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                                                               by Patty Cormier

   “I’ve had a harvest done and I think I’ve got trouble” is a call I never like to get from a landowner. Unfortunately, the reality is these calls happen.  Tom Doak of Maine Woodland Owners has done many presentations on his list of “The Ten Biggest Mistakes Woodland Owners Make.” Here is a new list to think about: “The Ten Biggest Mistakes Woodland Owners Make When Having a Harvest.” The two lists overlap some. I’ll share the story of one of those calls I don’t like to get, as a reminder of certain things to think about when planning to have your woodlot harvested. This is a true story, though without some of the identifying details.


     I had walked with this landowner on his property about two years ago. This is what we district foresters commonly do: provide landowners with information for good decision-making. Among the things we usually discuss is encouraging landowners to hire a forester when harvesting, and to do some checking about the contractor/logger and forester they choose to work with, to make sure they have a good fit with the professionals they hire. With this landowner, we covered much of the usual topics as we explored a portion of his 300 acre-plus woodlot, and discussed various options, as well as how to go about a harvest. This landowner loves his land deeply and feels very fortunate to have his own piece of Maine. 


     He didn’t seriously consider a harvest until this year, when he noticed that trees are now blocking one of his favorite views. He met with a logger whom the landowner described as being very personable. “We sat on the porch and talked like we were friends,” the landowner said.  The logger was not local. The landowner then showed him the five-acre area he wanted harvested, and also looked at a harvest the logger showed him that had been completed in 2015. He liked what he saw.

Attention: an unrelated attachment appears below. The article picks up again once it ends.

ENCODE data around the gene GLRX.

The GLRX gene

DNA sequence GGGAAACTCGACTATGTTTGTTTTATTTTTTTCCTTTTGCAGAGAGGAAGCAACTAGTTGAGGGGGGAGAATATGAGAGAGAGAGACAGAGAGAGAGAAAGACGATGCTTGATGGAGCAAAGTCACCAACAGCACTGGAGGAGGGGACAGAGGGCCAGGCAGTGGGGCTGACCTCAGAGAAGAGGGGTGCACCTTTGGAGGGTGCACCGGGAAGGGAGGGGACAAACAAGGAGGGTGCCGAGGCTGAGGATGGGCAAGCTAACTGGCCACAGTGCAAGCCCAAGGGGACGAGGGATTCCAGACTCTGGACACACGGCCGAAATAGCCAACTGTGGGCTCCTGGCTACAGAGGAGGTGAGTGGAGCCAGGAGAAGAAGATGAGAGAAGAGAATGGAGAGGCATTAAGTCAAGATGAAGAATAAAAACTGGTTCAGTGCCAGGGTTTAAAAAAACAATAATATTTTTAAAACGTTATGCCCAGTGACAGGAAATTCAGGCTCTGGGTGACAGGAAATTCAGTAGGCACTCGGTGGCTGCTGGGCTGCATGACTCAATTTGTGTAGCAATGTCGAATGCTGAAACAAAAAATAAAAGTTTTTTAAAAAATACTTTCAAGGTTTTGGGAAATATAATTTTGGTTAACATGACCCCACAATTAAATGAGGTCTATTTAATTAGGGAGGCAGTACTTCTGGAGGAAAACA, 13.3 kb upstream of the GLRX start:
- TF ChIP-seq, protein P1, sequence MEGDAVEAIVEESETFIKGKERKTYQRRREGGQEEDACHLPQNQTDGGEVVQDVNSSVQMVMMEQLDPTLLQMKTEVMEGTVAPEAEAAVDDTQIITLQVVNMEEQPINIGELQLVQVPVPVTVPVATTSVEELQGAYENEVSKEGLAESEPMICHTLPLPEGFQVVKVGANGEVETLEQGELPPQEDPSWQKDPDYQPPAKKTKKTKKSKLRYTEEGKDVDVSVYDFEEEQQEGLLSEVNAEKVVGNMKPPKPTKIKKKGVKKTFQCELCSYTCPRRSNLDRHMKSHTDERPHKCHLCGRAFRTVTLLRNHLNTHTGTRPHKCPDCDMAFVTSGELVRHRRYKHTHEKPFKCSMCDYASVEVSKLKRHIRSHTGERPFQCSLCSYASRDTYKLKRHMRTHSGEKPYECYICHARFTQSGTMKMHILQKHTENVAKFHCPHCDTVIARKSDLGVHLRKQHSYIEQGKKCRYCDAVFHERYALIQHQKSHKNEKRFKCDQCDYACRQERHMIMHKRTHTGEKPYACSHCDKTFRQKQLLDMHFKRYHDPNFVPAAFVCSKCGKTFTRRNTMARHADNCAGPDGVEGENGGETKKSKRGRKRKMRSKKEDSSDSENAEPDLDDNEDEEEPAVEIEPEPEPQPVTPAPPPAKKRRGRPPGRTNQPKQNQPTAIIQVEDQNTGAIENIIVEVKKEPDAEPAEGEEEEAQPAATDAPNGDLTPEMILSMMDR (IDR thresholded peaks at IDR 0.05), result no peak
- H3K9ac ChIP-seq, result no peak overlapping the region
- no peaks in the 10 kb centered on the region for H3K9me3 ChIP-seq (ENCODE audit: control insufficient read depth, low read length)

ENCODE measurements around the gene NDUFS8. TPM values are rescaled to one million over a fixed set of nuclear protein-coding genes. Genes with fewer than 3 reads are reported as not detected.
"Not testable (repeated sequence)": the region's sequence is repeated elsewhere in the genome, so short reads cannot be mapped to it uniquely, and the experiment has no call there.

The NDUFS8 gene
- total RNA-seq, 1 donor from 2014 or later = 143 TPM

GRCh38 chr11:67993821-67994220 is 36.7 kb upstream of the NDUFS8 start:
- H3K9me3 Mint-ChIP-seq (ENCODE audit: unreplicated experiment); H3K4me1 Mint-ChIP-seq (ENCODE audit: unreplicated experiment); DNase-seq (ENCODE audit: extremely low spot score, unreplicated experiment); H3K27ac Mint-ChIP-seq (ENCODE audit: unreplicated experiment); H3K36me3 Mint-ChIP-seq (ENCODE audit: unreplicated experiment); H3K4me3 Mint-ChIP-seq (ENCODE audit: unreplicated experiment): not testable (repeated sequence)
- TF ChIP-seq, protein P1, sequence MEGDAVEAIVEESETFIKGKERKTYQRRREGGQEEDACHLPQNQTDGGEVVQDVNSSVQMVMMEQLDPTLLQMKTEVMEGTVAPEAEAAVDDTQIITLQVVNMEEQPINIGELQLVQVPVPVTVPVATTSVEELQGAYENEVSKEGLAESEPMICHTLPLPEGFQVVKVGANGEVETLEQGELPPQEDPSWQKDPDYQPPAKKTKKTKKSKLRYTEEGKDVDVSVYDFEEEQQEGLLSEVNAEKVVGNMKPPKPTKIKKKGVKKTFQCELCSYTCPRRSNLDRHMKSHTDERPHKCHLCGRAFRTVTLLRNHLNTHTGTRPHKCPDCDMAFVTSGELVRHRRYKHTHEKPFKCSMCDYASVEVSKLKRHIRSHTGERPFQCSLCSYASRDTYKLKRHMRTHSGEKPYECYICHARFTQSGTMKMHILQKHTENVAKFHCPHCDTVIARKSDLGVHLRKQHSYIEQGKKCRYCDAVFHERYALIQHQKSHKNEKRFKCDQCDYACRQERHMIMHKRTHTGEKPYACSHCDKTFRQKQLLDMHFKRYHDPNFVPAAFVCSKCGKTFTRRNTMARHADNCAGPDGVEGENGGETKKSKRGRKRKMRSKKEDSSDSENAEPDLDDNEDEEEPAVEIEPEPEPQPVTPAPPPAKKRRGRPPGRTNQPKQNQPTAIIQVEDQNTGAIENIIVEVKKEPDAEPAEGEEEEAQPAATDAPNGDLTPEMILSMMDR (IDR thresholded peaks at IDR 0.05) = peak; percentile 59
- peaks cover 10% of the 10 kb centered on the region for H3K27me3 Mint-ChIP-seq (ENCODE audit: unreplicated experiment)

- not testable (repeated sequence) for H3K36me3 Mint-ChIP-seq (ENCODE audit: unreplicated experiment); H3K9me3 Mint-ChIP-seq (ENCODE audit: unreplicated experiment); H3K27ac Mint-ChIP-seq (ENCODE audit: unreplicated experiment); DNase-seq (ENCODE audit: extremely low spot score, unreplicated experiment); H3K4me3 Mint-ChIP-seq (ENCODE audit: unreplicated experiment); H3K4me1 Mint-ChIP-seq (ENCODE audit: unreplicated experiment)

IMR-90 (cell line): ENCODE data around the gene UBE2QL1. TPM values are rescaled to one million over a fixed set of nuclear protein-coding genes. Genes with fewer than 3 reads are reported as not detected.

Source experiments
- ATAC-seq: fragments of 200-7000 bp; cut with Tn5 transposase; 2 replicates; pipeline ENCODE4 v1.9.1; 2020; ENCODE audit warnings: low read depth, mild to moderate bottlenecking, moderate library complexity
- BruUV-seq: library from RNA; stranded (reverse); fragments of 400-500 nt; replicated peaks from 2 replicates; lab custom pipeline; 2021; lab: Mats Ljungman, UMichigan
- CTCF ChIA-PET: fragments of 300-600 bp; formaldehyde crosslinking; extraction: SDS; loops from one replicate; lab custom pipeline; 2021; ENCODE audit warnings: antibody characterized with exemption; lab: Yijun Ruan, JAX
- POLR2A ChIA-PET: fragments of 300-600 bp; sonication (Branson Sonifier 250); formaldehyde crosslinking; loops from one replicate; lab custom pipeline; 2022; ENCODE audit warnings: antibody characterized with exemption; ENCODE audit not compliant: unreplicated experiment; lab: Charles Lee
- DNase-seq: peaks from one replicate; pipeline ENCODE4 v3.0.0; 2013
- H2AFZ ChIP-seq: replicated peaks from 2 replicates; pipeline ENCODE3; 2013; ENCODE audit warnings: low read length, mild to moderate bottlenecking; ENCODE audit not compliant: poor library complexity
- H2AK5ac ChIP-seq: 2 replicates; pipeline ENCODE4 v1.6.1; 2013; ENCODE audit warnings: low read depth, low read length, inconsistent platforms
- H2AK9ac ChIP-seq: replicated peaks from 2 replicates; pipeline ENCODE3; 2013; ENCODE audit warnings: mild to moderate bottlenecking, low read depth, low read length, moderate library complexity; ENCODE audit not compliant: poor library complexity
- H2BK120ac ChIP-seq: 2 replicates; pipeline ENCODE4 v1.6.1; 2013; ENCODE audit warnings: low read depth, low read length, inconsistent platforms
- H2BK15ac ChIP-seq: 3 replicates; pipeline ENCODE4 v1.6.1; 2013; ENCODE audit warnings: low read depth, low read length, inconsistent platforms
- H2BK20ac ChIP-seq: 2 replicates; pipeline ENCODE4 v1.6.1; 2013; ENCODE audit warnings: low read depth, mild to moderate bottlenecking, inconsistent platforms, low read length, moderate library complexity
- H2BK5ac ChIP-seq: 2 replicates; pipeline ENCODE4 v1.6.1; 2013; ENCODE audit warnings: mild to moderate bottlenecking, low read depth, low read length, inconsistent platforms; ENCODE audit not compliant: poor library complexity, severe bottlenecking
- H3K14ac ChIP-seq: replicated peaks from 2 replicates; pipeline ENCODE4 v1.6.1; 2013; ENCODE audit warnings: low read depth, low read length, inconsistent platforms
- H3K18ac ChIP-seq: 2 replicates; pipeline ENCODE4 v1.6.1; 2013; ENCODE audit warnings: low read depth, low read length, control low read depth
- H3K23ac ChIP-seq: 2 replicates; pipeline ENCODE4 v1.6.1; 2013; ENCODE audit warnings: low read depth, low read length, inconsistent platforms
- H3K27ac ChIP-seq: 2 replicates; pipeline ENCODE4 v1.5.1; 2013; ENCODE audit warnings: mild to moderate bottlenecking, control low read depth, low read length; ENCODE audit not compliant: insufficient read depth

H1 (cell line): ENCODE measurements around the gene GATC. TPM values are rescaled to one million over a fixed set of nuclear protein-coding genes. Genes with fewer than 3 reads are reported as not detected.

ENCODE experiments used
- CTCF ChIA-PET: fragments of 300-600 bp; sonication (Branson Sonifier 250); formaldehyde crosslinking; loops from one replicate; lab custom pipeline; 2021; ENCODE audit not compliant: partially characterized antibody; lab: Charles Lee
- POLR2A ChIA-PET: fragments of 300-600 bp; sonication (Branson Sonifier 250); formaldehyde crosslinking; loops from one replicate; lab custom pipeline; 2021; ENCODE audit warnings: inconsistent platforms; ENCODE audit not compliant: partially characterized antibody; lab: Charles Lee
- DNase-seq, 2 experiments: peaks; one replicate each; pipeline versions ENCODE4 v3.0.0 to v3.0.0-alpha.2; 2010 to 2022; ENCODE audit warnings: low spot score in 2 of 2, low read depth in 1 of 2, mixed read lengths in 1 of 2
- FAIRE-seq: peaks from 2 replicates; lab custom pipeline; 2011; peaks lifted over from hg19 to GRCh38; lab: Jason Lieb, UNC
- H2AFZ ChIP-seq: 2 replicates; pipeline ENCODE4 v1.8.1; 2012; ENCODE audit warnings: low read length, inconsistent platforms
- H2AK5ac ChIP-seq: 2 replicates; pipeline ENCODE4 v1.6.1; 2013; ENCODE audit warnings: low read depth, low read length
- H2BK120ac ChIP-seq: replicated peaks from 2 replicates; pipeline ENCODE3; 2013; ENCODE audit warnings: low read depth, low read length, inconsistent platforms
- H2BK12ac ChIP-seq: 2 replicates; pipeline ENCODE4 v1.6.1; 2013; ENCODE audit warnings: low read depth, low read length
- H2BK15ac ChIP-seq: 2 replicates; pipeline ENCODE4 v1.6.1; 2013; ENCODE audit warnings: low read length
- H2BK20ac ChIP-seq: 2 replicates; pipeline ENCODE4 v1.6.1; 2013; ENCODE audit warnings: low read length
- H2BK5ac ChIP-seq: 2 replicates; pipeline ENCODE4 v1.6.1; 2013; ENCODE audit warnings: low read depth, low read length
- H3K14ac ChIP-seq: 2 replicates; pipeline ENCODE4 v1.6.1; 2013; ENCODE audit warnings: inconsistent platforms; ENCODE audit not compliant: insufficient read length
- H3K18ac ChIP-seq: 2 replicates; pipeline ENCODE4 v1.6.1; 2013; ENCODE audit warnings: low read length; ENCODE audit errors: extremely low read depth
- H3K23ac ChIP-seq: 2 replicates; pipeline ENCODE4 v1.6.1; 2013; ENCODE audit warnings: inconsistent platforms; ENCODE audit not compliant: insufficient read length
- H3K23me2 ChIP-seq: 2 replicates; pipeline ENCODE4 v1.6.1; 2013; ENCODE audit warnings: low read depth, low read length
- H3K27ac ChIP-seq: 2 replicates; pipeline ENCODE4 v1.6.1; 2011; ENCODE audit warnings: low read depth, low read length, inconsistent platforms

Based on these preliminaries, the landowner felt sure the logger really understood his objectives for the harvest, and felt comfortable going ahead. He did not ask for references. He had explained to the logger already that financial return was not the main objective, instead emphasizing aesthetics and a healthy forest. The harvest was planned as a whole-tree operation.


     Now, the landowner is an older gentleman who’s a retired vice president for a large corporation.  He’s traveled the world, and dealt with many contractors and contracts himself. He said afterward, “I couldn’t do anything without a contract” – yet, in this case, he did not pursue a contract. When I asked him why, he just said, “I don’t know, I really don’t; I guess I just trusted the guy. I just messed up.”


     As the harvest began, all seemed to go well. The logger stopped by and spoke with the landowner and asked him if he wanted his field edges cleared back while they were there. The landowner said that would be great. A week or two into the harvest, the landowner’s wife had a serious medical problem. The landowner called the logger and told him he wouldn’t be around or available for a couple of weeks.


     When the landowner finally got home, he noticed the sound of equipment behind his house, which was not anywhere near the original agreed-upon harvest area or the fields, which are in front of the house. At some point, the logger had moved his equipment to the acreage behind the house, using one of the landowners’ established ATV trails. The landowner immediately told the logger to stop and leave immediately; the harvest was over. The logger complied.


     Very large piles of wood to be chipped remain on the yard. The landowner said “I was horrified with what had been done, I felt very violated. I really trusted him; he seemed like such a nice guy.” The landowner has not been paid in full, and the required notification to the state was never sent, after the logger told the landowner not to worry about it.


     In writing this, I’m not trying to disparage anyone in any way. I’m just trying to use this as a case study for others to learn from. So here is my list of “The Ten Biggest Mistakes Woodland Owners Make When Having a Harvest.”

  1. Not working with a forester;
  2. Not having a contract, or clear written plan;
  3. Not knowing what you have (Tom Doak’s #1A);
  4. Not knowing the laws;
  5. Failing to keep good records (#7);
  6. Not monitoring the harvest;
  7. Not understanding how to work with a forester and logger (#8);
  8. Not requiring or checking references;
  9. Not staying informed or asking for help (#10);
  10. Not setting clear boundaries for where the harvest will occur.

    Now, looking at this list, how many apply to this case?

    MFS District Forester Patty Cormier is the Upper Kennebec Valley chapter leader of  Maine Woodland Owners and regional representative to the Board of Directors.

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